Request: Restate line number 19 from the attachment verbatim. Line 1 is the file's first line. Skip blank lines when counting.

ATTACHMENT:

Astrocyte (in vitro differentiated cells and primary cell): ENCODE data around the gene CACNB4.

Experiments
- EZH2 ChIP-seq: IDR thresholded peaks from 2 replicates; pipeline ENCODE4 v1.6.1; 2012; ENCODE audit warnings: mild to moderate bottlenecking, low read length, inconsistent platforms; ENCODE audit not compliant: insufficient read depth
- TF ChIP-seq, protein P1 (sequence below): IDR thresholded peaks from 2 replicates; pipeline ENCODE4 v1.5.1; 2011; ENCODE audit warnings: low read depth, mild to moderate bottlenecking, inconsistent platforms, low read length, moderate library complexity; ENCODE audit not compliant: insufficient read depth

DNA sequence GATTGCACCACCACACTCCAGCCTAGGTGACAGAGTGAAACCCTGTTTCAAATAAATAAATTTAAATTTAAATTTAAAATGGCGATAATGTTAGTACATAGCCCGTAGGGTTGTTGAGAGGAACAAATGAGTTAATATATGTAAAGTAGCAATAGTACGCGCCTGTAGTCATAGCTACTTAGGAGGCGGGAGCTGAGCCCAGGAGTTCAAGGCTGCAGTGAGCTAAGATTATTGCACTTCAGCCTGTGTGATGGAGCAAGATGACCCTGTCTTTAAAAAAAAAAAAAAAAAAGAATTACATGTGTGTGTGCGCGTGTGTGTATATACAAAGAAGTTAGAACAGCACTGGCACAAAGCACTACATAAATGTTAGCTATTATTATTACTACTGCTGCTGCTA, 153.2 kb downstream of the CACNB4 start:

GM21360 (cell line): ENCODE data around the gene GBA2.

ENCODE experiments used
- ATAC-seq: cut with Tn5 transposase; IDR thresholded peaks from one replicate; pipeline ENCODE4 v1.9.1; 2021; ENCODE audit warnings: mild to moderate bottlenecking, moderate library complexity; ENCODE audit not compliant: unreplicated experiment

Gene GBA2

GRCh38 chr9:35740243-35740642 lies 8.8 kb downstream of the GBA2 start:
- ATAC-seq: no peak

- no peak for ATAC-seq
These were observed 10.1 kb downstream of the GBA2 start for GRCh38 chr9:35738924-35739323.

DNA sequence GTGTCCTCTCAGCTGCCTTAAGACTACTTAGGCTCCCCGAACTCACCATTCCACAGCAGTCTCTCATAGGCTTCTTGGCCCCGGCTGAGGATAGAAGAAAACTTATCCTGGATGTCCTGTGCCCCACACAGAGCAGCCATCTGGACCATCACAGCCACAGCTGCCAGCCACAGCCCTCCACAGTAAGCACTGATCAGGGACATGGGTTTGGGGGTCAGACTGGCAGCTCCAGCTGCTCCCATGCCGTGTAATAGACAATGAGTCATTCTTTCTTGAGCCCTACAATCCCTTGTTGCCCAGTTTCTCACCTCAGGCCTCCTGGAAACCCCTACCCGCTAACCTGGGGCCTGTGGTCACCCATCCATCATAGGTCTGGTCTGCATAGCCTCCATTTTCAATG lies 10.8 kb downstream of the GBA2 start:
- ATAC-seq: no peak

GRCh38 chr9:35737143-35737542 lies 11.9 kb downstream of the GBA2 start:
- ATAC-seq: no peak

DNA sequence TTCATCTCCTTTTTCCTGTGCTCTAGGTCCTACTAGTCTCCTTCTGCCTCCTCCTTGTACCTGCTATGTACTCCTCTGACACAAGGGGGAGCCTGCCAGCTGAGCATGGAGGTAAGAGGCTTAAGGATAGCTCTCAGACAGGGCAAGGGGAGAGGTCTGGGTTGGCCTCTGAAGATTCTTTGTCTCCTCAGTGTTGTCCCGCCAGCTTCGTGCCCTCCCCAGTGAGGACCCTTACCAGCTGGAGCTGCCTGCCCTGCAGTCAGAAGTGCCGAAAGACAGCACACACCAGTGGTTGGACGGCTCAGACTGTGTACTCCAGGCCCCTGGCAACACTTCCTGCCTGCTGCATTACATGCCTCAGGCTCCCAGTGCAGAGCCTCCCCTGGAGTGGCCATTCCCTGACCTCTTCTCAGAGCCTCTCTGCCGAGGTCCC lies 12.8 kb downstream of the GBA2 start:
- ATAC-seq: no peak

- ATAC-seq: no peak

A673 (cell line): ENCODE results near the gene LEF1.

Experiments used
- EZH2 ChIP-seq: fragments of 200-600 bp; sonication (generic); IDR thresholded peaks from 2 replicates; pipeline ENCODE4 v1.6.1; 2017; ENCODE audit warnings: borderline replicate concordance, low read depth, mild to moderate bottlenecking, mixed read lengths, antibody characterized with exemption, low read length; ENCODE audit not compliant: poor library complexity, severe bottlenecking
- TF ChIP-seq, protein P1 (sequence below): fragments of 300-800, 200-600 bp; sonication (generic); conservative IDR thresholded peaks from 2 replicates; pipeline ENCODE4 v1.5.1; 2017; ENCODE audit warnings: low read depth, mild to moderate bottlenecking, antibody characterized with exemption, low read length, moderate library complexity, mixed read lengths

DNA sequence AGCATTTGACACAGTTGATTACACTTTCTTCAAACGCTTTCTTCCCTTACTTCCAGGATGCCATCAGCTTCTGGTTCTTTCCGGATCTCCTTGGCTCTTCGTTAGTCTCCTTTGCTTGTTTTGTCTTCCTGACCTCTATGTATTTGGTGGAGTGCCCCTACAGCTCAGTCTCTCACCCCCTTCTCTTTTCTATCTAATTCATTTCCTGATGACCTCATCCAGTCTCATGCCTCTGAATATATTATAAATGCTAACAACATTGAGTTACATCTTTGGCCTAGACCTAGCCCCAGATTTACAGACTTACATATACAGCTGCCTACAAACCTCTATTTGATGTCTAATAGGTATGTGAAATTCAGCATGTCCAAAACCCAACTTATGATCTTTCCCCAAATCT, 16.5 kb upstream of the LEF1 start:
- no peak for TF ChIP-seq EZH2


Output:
- ATAC-seq: no peak